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France warns Russia not to interfere in the upcoming election

France warns Russia not to interfere in the upcoming election

The French foreign minister has denounced alleged foreign interference in the upcoming presidential election, calling cyberattacks against the pro-European candidate Emmanuel Macron “unacceptable.”

The accusation that actors working on behalf of the Russian government are trying to interfere in April’s election comes just months after U.S. intelligence agencies accused the Kremlin of attempting to interfere with the outcome of the U.S. presidential election. Moscow has denied both the U.S. and French charges.

Speaking to the Journal du Dimanche, Foreign Minister Jean-Marc Ayrault said: “This form of interference in French democratic life is unacceptable and I denounce it.”

Ayrault said that Macron — who is currently the favorite to win the election — had been “targeted by cyberattacks,” while the other two main candidates in the election had not been attacked. Far-right candidate Marine Le Pen is anti-Europe and anti-immigration and has close ties to the Kremlin, while Conservative Republican candidate Francois Fillon is eager to build closer ties with Russia.

“It’s enough to see which candidates, Marine Le Pen or Francois Fillon, Russia expresses preference for in the French electoral campaign,” Ayrault said, adding: “Russia is the first to say that non-interference in domestic affairs is a cardinal rule, and I understand that. Well, France won’t accept its choices being dictated to it either.”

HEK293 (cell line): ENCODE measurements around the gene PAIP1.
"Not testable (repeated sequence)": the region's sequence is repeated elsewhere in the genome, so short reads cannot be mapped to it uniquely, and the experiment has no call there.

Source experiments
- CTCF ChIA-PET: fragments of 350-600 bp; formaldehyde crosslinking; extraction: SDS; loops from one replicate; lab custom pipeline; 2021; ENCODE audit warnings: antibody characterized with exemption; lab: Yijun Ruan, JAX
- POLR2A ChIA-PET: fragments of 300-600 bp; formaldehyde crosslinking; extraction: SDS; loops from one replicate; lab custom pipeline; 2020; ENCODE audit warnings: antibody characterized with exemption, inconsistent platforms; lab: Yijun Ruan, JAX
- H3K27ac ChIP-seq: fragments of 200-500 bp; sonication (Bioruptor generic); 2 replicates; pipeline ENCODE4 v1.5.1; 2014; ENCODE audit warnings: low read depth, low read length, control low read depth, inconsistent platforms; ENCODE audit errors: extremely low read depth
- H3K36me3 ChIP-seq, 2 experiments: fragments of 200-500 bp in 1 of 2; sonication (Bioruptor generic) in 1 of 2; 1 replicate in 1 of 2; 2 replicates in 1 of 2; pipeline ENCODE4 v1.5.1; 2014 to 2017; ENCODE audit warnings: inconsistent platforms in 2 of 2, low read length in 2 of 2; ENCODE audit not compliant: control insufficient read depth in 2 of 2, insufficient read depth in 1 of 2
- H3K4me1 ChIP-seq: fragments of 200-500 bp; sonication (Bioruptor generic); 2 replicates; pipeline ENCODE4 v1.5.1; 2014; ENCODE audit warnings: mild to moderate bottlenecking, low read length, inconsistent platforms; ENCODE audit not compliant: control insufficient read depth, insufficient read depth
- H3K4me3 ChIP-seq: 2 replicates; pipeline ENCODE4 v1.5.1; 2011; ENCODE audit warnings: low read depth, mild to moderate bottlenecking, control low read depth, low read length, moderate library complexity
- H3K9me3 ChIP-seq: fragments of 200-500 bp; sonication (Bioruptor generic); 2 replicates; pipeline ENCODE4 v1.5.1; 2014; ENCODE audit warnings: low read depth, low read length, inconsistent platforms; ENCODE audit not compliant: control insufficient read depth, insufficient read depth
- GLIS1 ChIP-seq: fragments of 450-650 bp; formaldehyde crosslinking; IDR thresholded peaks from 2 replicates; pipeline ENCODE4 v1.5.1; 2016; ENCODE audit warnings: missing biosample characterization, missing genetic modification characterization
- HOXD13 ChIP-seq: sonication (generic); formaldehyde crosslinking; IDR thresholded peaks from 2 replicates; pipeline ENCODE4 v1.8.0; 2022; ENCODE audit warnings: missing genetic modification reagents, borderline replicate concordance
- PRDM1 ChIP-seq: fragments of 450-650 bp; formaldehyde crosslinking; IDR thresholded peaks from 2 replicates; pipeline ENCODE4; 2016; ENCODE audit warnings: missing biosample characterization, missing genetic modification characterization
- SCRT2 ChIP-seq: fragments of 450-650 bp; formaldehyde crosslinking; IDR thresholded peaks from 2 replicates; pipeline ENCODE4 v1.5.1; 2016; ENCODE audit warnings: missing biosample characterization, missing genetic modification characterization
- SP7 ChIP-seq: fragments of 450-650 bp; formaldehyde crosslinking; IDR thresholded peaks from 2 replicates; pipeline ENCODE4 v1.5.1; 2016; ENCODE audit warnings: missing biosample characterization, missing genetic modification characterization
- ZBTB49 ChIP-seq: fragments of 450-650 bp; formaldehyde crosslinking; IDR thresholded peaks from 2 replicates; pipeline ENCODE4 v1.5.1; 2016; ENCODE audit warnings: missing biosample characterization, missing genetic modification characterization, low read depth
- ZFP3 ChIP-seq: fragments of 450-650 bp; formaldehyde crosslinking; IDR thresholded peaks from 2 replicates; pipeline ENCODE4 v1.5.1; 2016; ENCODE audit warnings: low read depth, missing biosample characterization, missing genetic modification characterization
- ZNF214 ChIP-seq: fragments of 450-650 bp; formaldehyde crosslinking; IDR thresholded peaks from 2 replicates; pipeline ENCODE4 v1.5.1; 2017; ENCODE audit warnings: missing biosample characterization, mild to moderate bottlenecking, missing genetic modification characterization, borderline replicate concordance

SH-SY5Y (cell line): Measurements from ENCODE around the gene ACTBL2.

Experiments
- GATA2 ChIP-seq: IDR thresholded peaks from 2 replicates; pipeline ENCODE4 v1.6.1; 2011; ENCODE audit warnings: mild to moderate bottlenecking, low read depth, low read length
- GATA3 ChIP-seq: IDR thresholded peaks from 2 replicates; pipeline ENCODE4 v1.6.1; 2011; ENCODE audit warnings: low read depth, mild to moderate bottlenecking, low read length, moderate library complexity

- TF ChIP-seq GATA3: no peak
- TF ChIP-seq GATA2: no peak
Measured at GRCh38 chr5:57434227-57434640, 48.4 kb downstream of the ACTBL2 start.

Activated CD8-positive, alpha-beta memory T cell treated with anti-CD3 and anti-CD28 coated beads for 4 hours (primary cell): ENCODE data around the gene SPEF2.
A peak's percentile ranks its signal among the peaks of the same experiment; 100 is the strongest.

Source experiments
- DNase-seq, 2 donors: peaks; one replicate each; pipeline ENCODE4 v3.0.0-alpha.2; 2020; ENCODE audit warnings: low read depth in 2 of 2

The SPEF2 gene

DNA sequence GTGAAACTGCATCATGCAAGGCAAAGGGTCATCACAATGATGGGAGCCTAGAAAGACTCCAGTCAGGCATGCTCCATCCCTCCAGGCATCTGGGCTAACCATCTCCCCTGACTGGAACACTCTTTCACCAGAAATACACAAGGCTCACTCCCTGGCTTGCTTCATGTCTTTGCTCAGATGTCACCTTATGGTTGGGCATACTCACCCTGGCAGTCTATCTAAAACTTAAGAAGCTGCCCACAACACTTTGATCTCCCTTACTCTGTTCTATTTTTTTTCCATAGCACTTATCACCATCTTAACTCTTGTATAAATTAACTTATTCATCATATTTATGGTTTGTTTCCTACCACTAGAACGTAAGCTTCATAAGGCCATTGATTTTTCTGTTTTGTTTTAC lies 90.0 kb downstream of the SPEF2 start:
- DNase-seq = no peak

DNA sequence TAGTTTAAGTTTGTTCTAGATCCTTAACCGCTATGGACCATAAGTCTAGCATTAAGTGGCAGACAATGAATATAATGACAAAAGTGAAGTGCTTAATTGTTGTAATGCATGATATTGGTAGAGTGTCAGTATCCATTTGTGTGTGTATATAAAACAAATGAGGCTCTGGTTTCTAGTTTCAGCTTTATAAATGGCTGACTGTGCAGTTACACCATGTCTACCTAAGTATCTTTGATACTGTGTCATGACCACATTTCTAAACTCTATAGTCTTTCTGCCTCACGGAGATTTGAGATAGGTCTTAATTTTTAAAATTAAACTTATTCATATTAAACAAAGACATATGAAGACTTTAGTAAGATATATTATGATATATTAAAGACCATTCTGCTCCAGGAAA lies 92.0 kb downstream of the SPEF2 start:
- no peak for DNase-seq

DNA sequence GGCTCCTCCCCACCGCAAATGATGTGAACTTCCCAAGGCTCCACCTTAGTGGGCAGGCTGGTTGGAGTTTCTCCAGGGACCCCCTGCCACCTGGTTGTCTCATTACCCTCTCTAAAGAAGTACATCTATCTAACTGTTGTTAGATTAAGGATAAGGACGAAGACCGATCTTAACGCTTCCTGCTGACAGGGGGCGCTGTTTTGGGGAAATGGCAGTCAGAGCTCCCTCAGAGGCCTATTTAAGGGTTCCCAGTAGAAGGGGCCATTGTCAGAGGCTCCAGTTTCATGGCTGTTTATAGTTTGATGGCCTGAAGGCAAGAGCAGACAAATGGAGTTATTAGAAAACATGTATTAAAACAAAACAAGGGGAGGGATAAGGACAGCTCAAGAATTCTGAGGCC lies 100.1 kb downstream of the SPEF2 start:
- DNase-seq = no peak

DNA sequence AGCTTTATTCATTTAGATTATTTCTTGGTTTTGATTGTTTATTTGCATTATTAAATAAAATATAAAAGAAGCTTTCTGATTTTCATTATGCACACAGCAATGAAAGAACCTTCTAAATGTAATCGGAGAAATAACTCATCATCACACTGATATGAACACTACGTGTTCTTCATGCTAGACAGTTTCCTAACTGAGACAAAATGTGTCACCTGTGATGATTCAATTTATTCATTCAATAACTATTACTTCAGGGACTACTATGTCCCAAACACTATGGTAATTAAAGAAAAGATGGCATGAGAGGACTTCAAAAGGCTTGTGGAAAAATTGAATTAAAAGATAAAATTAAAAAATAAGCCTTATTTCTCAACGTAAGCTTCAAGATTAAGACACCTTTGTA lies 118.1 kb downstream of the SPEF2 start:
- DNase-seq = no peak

A senior aide to Macron accused Russian hackers of defacing his official website and targeting his email server in a flurry of cyberattacks over the past month, accusations that the Kremlin has denied. Richard Ferrand called on French authorities to ensure that Russia is not able to interfere in the democratic process.

Last week Ayrault told the French parliament: “After what happened in the United States, it is our responsibility to take all steps necessary to ensure that the integrity of our democratic process is fully respected.”

Over the weekend, Russian Foreign Minister Sergey Lavrov lashed out at those accusing Russia of interfering in the U.S. election, claiming it was countries like Germany, France and the U.K. who tried to sway opinion: “U.S. allies have grossly interfered in America’s internal affairs, in the election campaign,” Lavrov said, accusing them of “demonizing Trump.”

The French government will hold an election security meeting Friday to discuss concerns raised by alleged Russian interference in the U.S. presidential campaign.

According to a report published earlier this month,  the Directorate-General for External Security (DGSE) believes Russia will aim to boost Le Pen’s campaign by using bots to post millions of positive messages about the National Front candidate online. They also believe Russian hackers will attempt to steal sensitive emails from opposition candidates and publish any incriminating ones.

Experts have long warned that Russian disinformation campaigns would shift focus from the U.S. to Europe in 2017, targeting high-profile elections like those taking place in the Netherlands, Germany, and France.


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